Chimurenganyana, a pavement literature project consisting of low cost serialized monographs expanding on themes developed in Chimurenga publications
Factions, essays, scores, interviews, liner notes, musical analyses, travel writing, personal impressions, political and social commentary. Plus innovative artwork that illuminates the subversive beauty, electrifying creativity and marvellous diversity of some of music’s most provocative innovators:
The Forest and the Zoo
by Aryan Kaganof
Johnny Dyani offers a method to the Skanga (black music family) in this extended conversation with Aryan Kaganof. Photographs by George H
By Dominique Malaquais
A text and image reflection on the “Rumble in the Jungle”, the Muhammad Ali / George Foreman boxing match held in Kinshasa in 1974. Norman Mailer started The Fight, Dominique Malaquais punched back.
by Stacy Hardy
A word-sound investigation of unjustly neglected African-American composer Julius Eastman‘s caged negratas. Photographs by Chris Rusiniak and Donald Burkhardt.
The Making of Mannenberg
by John Edwin Mason
On a winter’s day in 1974, a group of musicians led by Abdullah Ibrahim entered a recording studio in the heart of Cape Town, and emerged, hours later, having changed South African music, forever. John Edwin Mason pens notes on the making of the icon and the anthem.
In Search of Yambo Ouloguem
by Christopher Wise
“Yambo Ouologuem, the Malian author of Le devoir de violence (translated as Bound to Violence), has not been interviewed in nearly three decades. His doings have been shrouded in mystery ever since he “disappeared” from the West, in effect turning his back on literature. Ouologuem has become an enigma for many, a mysterious figure as well as a highly respected author. Ouologuem’s silence is complex and the reasons will, perhaps, never be fully known. “
Yambo Ouologuem, the Malian author of Le devoir de violence and other literary works, has been shrouded in mystery since he disappeared from the West, effectively turning his back on literature. Christopher Wise goes in search.
Dr Satan’s Echo Chamber
by Louis Chude-Sokei
“Let me humbly begin with the history of the Universe. Western science has provided us with a myth of origins in the “Big Bang” theory which locates the beginning of all things in a primal explosion from which the stars, moons, planets, universes and even humanity are birthed. Because Western science’s obsession with cause and effect has focused on the process of contraction and expansion in the universe (mirroring its colonial and neo/post-colonial conceits), it is the role of another kind of science to interrogate the metaphor in the term “Big Bang.” Indeed, the fact that “science” in the Jamaican vernacular is a synonym for “bush magic” or the occult, allows me to ground these metaphysics in the folklore of the Caribbean. “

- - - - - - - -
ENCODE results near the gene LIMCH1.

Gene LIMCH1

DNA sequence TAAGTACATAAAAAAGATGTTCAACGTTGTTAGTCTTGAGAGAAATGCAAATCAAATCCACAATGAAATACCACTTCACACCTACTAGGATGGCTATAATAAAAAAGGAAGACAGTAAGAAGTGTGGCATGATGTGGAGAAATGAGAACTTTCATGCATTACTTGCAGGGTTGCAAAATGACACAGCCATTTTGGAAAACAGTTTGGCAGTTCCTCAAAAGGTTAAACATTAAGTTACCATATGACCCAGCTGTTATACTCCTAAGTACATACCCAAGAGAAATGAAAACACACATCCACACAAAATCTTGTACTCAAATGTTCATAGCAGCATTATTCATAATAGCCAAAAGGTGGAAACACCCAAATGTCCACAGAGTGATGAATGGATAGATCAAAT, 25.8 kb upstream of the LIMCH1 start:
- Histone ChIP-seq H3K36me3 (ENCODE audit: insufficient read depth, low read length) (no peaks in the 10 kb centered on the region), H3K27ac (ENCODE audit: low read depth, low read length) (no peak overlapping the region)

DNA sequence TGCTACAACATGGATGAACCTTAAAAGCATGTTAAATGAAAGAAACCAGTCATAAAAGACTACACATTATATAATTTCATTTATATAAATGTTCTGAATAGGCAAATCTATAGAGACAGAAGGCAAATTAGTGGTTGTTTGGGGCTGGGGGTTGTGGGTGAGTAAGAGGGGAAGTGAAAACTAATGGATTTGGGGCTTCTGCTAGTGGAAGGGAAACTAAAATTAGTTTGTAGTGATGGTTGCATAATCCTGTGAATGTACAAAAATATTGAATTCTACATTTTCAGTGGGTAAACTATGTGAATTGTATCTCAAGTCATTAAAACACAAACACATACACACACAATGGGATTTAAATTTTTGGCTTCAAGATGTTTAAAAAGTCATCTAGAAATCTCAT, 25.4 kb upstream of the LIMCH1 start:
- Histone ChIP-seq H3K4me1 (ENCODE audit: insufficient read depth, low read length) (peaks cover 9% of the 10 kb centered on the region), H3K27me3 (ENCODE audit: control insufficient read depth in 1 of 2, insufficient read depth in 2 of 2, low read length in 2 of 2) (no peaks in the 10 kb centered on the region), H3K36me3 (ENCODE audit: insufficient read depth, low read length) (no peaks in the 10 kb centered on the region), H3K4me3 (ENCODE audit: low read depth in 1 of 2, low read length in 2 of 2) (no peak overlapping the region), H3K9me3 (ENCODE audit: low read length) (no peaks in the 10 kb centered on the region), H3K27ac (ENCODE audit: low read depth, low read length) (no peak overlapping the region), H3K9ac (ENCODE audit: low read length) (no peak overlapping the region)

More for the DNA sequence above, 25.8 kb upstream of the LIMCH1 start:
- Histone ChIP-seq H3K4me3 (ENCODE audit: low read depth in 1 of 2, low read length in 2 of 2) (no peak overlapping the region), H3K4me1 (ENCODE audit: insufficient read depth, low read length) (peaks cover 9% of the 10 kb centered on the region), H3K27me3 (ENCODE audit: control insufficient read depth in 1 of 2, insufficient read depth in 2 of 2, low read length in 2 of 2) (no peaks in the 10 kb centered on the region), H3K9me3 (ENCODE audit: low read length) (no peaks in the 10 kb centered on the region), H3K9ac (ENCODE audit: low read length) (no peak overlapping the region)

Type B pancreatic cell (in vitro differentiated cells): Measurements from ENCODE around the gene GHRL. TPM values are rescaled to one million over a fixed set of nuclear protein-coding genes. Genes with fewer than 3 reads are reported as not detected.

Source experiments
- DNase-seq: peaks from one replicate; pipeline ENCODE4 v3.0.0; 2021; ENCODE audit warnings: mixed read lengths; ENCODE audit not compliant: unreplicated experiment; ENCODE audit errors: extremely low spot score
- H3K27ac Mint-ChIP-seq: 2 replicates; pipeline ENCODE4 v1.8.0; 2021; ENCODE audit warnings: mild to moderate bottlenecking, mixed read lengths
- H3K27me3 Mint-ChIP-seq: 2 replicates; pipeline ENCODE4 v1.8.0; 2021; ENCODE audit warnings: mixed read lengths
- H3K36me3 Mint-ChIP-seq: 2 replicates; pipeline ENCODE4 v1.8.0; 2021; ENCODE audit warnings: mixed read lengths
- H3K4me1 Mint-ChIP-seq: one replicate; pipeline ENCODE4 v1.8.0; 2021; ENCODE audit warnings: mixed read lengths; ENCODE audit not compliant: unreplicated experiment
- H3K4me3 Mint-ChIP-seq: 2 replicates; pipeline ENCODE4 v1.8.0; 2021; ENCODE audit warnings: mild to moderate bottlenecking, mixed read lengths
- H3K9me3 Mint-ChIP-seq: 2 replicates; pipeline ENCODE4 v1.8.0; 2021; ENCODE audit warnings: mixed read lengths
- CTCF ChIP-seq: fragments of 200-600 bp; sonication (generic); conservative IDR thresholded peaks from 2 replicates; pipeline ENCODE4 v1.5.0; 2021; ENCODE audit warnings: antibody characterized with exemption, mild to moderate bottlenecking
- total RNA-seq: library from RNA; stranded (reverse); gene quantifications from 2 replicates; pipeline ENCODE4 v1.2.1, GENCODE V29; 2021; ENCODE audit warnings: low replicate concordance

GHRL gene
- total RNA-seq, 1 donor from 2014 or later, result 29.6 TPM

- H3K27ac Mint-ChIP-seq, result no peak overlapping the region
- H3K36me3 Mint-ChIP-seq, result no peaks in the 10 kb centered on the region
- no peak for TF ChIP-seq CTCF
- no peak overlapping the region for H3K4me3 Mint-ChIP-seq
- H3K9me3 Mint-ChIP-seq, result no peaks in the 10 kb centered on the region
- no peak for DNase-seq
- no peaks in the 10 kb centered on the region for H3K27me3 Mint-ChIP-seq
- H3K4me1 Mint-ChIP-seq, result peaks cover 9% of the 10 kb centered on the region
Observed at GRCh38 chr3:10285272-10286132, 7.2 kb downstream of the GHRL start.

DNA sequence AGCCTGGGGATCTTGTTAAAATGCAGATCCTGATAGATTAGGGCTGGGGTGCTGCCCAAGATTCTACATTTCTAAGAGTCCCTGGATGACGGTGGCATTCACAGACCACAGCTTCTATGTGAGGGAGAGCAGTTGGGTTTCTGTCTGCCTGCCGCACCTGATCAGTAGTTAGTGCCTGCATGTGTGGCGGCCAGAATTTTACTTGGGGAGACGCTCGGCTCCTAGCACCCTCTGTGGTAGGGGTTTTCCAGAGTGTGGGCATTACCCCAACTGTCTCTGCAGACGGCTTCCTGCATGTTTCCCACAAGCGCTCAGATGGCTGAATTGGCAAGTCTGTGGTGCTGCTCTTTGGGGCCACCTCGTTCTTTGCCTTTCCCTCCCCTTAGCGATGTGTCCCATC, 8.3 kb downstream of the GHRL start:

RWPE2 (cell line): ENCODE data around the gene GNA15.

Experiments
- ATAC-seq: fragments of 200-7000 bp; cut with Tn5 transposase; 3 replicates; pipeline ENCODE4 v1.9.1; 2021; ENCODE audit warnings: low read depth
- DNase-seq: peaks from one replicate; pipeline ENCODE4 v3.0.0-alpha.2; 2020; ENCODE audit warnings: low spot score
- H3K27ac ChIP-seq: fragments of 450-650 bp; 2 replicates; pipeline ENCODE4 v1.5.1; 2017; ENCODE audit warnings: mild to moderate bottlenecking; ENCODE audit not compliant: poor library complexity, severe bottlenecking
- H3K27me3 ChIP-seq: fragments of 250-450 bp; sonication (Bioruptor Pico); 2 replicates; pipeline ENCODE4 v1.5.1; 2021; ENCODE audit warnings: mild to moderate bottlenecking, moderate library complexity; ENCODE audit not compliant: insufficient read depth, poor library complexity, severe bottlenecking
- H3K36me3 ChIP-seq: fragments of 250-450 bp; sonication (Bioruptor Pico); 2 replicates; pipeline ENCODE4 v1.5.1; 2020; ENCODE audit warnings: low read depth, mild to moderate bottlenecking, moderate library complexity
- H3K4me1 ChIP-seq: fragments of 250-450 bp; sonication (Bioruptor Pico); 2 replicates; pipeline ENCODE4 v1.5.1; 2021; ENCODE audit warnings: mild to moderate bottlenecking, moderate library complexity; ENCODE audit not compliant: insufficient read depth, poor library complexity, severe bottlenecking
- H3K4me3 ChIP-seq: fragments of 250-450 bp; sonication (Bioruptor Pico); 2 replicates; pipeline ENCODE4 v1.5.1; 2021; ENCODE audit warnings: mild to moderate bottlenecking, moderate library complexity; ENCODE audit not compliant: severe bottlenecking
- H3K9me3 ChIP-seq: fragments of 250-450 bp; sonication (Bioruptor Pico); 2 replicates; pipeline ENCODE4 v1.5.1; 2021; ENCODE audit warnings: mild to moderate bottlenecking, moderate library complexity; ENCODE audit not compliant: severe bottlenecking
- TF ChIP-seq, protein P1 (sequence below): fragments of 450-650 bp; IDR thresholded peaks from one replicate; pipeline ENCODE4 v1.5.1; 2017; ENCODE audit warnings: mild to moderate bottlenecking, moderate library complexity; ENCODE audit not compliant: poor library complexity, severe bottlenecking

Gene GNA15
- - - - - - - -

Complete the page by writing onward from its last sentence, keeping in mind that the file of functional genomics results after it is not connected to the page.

Reggae, technology and the diaspora: Louis Chude-Sokei documents the (un)making of Dr. Satan’s Echo Chamber.
The Night Moses Died
by Nicole Turner
“Sleeking through the night city towards Hillbrow, it was Thapelo who asked where we were going and why”.
Photographs by Pete Williams, Peter McKenzie
SERIES 1 (OUT OF PRINT)
Features interviews and words on music, culture, being and art. Series 1 of Chimurenganyana is no longer available.
A Silent Way: Routes of South African Jazz 1946 – 1978
by Julian Jonker
“Where to begin? There are, firstly, names:
Mankunku, McGregor, Brand.
Moeketsi, Moholo, Dyani.
Pukwana, Gwangwa, Coetzee.
Just a few, to give you a taste. Don’t fret because you haven’t heard their records before. Say the names slowly, as you would recite a poem. Let the consonants roll languidly off your tongue and stretch your lips to pronounce each vowel, and you will already hear distant strains of music.
There are also photographs. Photographs by Basil Breaky, who documented the scene in Johannesburg and Cape Town just before its hottest players made their ways to Europe, leaving the cities to grow dark and silent. One picture: Abdullah Ibrahim, head bent over the keyboard of his piano, his arm stretched over into its gut, plucking its strings. Arched over, listening to some deeper music from the piano’s heart.”